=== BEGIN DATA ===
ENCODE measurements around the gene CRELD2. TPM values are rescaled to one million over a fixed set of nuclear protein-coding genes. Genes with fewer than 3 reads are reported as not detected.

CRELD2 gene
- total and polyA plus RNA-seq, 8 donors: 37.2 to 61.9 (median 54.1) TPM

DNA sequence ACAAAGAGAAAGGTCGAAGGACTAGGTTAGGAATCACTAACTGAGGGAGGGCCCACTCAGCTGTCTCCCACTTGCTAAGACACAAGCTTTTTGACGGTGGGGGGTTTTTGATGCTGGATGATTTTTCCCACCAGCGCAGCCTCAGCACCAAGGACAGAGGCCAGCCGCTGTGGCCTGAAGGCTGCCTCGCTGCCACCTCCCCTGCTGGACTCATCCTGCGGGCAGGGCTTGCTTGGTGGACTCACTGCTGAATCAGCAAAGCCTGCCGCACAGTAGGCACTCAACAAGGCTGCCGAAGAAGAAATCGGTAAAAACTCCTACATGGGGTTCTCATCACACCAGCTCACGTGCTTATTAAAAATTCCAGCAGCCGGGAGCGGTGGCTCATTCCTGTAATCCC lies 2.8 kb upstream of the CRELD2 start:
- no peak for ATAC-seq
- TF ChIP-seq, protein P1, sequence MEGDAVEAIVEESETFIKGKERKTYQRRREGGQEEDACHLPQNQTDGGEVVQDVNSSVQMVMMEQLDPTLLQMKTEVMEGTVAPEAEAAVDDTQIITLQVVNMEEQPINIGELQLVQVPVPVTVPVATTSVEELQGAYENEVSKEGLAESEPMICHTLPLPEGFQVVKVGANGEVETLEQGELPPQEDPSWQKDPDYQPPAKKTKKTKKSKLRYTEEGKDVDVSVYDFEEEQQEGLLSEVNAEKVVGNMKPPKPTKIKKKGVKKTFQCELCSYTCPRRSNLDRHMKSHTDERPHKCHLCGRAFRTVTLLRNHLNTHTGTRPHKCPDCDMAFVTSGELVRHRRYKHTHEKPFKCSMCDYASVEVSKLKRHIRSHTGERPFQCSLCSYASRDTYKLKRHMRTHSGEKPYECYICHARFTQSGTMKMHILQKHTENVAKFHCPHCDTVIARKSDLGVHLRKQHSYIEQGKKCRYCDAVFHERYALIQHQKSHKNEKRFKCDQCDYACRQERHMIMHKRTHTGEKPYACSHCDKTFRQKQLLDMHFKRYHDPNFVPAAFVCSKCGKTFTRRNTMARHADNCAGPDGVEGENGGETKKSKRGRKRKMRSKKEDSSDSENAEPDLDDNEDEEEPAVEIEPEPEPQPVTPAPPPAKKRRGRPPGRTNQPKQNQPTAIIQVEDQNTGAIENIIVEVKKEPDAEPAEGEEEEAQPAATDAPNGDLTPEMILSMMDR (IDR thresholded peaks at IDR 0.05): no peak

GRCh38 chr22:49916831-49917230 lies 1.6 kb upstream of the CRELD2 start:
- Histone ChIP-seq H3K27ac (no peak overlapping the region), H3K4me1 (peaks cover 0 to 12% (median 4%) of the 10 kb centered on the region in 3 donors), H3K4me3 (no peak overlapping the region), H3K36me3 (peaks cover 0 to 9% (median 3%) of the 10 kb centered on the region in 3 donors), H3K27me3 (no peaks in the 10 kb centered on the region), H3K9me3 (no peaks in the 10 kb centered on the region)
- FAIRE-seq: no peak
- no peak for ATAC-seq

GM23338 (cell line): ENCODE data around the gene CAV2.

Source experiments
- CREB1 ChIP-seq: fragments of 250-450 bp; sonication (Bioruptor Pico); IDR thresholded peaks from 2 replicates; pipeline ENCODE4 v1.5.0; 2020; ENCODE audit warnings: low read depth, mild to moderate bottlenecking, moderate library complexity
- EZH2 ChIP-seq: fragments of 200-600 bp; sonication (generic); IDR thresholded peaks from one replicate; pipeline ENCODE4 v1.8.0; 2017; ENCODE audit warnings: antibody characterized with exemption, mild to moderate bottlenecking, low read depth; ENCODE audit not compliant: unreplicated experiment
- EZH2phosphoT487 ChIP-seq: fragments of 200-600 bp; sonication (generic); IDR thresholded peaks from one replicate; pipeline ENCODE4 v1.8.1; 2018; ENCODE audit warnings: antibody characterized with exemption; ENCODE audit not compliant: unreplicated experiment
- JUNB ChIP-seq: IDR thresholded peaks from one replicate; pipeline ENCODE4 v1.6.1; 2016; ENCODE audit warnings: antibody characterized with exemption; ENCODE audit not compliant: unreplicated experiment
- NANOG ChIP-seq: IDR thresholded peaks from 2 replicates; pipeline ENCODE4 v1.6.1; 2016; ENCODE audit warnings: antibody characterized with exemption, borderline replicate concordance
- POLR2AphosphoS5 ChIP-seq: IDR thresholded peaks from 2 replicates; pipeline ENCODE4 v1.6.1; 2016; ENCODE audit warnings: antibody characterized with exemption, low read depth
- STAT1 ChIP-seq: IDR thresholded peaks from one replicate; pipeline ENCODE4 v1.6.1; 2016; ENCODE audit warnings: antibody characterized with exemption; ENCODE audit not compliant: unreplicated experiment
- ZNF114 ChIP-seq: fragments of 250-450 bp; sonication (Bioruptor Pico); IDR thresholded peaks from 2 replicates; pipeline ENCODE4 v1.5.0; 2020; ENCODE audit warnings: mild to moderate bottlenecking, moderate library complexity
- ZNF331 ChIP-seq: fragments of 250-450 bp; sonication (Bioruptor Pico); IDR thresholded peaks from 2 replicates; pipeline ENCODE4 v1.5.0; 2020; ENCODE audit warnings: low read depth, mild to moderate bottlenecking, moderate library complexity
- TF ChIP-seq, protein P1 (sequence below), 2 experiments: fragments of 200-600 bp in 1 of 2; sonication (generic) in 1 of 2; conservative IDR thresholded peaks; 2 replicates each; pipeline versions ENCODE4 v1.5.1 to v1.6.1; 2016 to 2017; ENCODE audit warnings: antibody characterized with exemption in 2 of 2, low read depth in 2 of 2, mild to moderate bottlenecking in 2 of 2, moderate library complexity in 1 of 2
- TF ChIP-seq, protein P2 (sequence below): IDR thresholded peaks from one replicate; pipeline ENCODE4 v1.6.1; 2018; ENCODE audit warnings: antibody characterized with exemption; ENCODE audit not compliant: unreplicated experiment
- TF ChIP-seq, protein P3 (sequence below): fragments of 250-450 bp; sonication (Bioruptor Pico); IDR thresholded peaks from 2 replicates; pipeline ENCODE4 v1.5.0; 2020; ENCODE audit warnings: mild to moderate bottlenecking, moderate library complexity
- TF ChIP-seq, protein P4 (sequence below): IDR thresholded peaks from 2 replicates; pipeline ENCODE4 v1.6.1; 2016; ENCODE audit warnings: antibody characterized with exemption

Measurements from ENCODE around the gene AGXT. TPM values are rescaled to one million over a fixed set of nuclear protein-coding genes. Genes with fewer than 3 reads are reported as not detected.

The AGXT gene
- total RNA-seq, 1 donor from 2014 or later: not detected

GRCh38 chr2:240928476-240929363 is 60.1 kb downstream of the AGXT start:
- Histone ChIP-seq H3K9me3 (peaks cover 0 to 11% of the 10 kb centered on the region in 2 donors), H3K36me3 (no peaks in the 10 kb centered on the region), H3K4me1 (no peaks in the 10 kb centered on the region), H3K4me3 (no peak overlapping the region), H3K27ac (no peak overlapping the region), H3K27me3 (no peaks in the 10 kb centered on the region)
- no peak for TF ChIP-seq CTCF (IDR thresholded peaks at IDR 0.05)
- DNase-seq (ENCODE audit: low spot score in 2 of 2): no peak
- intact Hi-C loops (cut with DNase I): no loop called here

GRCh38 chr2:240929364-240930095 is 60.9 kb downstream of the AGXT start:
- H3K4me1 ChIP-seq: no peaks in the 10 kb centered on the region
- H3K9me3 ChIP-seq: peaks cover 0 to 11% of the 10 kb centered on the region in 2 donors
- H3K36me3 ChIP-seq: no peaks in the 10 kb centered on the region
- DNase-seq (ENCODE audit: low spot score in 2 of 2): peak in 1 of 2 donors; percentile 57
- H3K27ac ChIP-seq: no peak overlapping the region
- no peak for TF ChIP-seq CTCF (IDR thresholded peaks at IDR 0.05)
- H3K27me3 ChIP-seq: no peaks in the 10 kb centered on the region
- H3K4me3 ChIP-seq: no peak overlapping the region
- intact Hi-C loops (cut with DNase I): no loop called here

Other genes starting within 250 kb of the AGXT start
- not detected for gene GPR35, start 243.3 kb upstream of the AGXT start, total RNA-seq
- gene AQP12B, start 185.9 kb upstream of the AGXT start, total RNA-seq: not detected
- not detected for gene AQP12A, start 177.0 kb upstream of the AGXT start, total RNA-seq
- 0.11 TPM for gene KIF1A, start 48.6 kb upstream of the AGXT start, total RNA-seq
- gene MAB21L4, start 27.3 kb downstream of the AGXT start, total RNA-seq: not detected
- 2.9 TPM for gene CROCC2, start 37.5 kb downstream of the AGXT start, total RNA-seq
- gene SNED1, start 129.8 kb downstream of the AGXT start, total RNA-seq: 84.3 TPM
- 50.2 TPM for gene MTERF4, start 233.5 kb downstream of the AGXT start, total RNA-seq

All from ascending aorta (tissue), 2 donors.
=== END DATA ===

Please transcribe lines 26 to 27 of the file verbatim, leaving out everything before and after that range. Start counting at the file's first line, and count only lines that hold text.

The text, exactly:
Measurements from ENCODE around the gene AGXT. TPM values are rescaled to one million over a fixed set of nuclear protein-coding genes. Genes with fewer than 3 reads are reported as not detected.

The AGXT gene